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D_W

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though I'm a shooting board badmouther, one or two people here will think "i remember - vaguely - an infill skew shooting plane?"

Yes, attached. It will outdo the LV Plane in raw smoothness and power through wood, and the iron is better for shooting (a high hardness O1 iron - sharpens twice as fast as V11 and lasts at least 90% as long, and chips less) - a full 1/4th thick at the business end and tapered with a hollow length-wise added to the taper.

But I left the dust on it to show how hard it is to find uses for it - and despite the desire to build mostly tools, I burned through about 600 board feet of wood making cabinets and furniture /shelving/beds last year. Every time I needed something square, it was a shoulder or to be trimmed after assembly. The squareness comes not from reference on a shoot board, but from marking with a square and creating a neat knife line to work to. If the tip of the tenon is out of square by sawing error, it makes no difference - it's buried in a mortise.

I'd go so far as to argue that on something like through tenons, the bit of life added by cleaning up the tenon ends after the fact with tiny variations would be better than stale machine-imitating perfection.
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tradesman

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ok so now to master setting up a plane for super thin cuts- ok technical question.

the depth of the board - eg the difference between what the edge of the plane sits on and where the material is - is it important??

the gap between the blade and the edge of plane is about 3mm - is this the depth or doesnt it m
atter
 

Chris Hawkins

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Hi Doug, thank you for this post. I have the same plane and a Veritas shooting board, which I use with a shop-made donkeys ear for long end grain work. I've never been 100% happy with the results, but it does work. I've tried and failed to produce a 45 degree board like yours. Grateful if you would post more photos or say a little bit more about its construction. It's difficult for me to explain, but my main issue is how the plane rests at 45 degrees with the blade protruding. I hope that's clear :) Thanks Chris.
 

paulrbarnard

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ok so now to master setting up a plane for super thin cuts- ok technical question.

the depth of the board - eg the difference between what the edge of the plane sits on and where the material is - is it important??

the gap between the blade and the edge of plane is about 3mm - is this the depth or doesnt it m
atter
As long as the blade is below the edge of the board your good to go. I would make it a bit more than 3 mm maybe 10 or 12 depending on the material you have to hand. A 3mm base would be a bit flexible 😀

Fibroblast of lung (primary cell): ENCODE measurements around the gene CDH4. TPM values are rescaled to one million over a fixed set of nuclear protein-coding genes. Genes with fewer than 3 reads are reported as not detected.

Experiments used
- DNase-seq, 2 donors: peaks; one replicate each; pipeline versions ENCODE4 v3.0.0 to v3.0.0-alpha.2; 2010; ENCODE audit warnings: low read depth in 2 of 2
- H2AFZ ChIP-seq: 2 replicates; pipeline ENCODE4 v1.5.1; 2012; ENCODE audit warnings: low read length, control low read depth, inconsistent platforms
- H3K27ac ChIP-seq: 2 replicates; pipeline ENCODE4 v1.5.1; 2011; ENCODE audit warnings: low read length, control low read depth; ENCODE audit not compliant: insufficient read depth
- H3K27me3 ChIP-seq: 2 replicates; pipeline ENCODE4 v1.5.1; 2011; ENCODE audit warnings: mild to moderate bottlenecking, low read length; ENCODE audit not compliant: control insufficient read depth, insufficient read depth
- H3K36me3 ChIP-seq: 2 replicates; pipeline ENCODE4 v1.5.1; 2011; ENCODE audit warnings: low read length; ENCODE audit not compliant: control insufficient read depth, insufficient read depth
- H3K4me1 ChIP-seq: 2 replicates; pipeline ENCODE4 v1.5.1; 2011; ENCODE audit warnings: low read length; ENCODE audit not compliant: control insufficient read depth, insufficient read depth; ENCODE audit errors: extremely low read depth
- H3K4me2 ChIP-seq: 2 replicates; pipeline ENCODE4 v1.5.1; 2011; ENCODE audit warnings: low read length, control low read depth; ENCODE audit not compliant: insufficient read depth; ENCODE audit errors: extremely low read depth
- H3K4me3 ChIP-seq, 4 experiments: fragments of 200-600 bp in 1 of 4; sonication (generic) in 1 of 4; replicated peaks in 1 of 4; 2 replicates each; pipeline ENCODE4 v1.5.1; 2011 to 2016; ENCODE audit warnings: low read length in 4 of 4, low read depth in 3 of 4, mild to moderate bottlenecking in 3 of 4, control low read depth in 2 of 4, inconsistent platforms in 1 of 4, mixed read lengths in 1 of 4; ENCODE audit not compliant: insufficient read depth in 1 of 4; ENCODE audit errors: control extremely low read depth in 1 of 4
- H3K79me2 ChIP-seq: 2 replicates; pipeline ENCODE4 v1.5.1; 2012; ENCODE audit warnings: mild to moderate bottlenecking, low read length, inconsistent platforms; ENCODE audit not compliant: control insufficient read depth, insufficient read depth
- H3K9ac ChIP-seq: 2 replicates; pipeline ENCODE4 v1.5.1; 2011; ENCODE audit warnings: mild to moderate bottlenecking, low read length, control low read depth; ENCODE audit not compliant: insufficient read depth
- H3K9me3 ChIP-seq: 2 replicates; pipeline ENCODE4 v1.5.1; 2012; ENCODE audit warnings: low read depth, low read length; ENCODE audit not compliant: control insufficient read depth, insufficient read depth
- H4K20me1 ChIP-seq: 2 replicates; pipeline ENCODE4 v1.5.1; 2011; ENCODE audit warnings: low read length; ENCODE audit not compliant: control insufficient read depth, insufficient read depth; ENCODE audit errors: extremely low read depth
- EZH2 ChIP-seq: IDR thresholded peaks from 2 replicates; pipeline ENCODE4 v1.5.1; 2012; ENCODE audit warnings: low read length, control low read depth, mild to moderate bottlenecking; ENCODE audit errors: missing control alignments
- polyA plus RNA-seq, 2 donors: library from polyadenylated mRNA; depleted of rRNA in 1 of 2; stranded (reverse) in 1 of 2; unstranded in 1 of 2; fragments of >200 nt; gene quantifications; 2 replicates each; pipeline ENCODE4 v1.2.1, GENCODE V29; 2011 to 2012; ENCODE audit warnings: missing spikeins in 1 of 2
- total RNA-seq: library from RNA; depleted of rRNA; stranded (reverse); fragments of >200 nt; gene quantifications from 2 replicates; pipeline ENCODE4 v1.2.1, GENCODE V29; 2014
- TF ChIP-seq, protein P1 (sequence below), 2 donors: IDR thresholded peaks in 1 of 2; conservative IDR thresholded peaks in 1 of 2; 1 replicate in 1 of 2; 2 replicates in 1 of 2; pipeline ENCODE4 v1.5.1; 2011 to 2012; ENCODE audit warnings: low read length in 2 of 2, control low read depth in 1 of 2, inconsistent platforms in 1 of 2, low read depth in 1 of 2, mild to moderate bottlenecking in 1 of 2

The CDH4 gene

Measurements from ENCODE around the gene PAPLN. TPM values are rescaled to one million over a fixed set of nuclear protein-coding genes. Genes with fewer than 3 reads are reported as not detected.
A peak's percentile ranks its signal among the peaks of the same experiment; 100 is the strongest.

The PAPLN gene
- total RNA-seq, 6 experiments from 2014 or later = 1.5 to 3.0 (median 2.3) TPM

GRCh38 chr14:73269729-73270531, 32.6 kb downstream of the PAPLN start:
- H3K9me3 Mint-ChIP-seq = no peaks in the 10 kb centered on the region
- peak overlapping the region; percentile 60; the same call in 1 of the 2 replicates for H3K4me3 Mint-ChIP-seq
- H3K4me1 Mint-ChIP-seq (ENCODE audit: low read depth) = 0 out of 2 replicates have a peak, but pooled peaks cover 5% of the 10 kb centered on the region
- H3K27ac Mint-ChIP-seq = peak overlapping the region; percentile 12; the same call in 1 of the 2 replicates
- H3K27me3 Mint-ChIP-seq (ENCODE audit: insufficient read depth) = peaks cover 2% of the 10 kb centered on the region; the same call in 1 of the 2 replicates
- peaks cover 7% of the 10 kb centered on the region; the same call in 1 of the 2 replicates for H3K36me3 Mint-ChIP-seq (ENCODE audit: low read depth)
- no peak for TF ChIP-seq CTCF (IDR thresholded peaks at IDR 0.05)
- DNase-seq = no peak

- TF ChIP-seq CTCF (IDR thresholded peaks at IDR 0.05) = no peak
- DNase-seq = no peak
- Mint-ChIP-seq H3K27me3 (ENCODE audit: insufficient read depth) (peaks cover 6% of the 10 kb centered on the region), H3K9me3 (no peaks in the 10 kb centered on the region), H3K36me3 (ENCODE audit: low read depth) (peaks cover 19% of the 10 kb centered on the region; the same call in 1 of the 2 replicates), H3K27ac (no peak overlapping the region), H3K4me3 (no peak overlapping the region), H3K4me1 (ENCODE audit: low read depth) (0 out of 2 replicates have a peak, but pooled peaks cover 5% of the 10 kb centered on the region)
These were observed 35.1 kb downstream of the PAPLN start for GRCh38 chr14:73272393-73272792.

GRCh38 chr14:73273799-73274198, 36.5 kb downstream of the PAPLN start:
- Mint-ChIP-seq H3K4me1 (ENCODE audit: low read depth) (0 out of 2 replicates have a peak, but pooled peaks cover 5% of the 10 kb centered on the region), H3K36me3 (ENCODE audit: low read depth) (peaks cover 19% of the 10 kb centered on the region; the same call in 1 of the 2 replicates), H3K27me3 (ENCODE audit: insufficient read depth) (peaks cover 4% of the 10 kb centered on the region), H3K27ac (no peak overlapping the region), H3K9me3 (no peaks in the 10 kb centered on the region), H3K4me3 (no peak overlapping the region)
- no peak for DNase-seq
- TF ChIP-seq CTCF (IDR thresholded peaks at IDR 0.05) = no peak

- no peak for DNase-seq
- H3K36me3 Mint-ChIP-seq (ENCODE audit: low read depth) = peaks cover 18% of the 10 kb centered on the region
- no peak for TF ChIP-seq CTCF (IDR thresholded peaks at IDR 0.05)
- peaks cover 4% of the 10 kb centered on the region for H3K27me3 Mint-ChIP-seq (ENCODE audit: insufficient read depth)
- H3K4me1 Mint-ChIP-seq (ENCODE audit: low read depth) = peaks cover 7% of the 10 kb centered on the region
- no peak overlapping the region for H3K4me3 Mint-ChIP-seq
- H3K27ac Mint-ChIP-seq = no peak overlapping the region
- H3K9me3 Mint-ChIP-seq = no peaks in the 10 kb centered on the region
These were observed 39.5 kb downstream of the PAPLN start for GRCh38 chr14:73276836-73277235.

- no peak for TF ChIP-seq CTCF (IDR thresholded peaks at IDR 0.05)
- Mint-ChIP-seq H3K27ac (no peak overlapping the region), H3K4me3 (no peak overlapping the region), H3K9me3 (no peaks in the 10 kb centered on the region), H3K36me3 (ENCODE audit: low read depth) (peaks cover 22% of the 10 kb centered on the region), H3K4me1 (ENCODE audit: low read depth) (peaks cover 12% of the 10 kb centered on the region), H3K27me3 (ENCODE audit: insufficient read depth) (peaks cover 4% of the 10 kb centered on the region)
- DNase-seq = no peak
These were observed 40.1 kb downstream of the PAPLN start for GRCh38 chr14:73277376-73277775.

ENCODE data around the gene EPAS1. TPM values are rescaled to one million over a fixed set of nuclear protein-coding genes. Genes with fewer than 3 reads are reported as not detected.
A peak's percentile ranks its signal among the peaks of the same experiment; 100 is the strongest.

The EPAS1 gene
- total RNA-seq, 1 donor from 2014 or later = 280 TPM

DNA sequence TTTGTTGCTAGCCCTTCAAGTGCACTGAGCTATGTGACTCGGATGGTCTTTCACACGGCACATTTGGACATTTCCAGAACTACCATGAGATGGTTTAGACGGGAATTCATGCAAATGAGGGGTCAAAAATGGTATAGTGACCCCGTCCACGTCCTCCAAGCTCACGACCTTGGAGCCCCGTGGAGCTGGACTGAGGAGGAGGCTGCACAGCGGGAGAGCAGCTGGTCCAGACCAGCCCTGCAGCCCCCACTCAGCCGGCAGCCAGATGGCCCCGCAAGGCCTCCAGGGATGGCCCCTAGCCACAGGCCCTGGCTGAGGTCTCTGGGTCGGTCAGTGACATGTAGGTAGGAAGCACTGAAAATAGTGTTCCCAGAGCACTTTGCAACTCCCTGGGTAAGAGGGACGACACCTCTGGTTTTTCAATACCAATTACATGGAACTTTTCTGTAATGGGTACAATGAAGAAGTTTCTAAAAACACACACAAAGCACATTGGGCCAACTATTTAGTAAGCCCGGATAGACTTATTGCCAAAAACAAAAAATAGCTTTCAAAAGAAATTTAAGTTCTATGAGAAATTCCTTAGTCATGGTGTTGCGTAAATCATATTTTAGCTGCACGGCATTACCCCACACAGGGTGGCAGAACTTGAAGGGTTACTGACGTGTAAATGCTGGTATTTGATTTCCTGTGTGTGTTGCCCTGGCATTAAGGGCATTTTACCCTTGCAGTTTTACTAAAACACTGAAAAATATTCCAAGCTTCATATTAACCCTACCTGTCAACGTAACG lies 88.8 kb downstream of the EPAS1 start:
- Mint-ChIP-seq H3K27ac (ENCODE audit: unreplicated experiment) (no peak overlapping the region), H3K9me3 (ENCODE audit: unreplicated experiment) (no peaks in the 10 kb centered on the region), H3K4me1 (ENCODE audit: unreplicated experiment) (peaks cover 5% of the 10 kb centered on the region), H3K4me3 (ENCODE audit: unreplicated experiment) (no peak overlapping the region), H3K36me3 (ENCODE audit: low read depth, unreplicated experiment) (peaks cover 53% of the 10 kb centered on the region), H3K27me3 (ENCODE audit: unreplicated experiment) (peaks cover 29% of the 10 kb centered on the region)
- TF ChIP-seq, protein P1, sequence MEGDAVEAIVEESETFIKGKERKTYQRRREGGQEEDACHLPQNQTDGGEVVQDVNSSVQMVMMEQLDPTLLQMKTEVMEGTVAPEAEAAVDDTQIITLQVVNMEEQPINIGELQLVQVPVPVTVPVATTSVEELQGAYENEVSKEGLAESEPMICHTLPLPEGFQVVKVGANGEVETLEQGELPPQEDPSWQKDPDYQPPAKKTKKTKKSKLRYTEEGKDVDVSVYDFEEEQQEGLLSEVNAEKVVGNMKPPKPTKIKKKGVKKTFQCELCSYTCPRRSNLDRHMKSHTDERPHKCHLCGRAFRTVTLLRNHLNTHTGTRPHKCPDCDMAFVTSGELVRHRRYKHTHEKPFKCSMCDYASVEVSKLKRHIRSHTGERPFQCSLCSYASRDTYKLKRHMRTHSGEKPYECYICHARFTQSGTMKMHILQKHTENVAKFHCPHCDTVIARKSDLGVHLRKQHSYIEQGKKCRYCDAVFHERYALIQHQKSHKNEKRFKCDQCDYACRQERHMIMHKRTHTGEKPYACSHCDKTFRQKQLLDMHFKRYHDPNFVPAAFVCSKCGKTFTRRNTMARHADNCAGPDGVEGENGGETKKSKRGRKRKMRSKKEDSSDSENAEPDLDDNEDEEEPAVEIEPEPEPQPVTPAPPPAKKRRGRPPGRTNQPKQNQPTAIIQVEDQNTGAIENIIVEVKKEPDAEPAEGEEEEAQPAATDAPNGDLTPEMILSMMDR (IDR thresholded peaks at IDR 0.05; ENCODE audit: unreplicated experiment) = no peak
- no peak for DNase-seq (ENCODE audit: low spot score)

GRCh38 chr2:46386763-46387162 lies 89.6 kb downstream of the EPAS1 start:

pidgeonpost

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After decades of managing well enough without a shooting board (but occasionally cussing cos I didn't have one) I watched Paul Sellers video on making one over Christmas. Lack of concentration caused me to cut the 45° wedge housings buttocks about face, thus making them utterly useless as stops. The 90° bit works, but I'll be knocking up another board when I can.
 

Doug B

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Hi Doug, thank you for this post. I have the same plane and a Veritas shooting board, which I use with a shop-made donkeys ear for long end grain work. I've never been 100% happy with the results, but it does work. I've tried and failed to produce a 45 degree board like yours. Grateful if you would post more photos or say a little bit more about its construction. It's difficult for me to explain, but my main issue is how the plane rests at 45 degrees with the blade protruding. I hope that's clear :) Thanks Chris.
Hi Chris, I did a thread of workshop stuff I did last year during the first lockdown, the making of that shooting board was included. This is the thread, L/D workshop dining table
 

GLFaria

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Hi
As ALF (Alice Frampton), late of this forum, once wrote on an article on making of a shooting board that "it isn't rocket science".
I still have some extracts from the text; unfortunatly the link http://www.cornishworkshop.co.uk/ seems to no longer work.

I really miss her no-nonsense approach and her good-humor - on almost any matter. If memory serves she turned to pen-turning and calligraphy, which I believe were her primary interests.

Her blog was discontinued in Nov2014, bur the link http://cornishworkshop.blogspot.pt/ still works. The blog is worth reading and learning from IMO.

Derek Cohen also wrote an article in his site on making a shooting board; http://www.inthewoodshop.com/ShopMadeTools/Setting%20Up%20and%20Using%20a%20Shooting%20Board4.html

So, as ALF said, no rocket science, just be careful about the details
Cheers
 

JAW911

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Paul Sellers or Rob Cosman both have great designs (Cosman’s is more involved with convex plane bed). I have my own simple design offering only 90 degree cuts and will be making Sellers’ 45 and 90 version. Enjoyable to make these things anyway!
 
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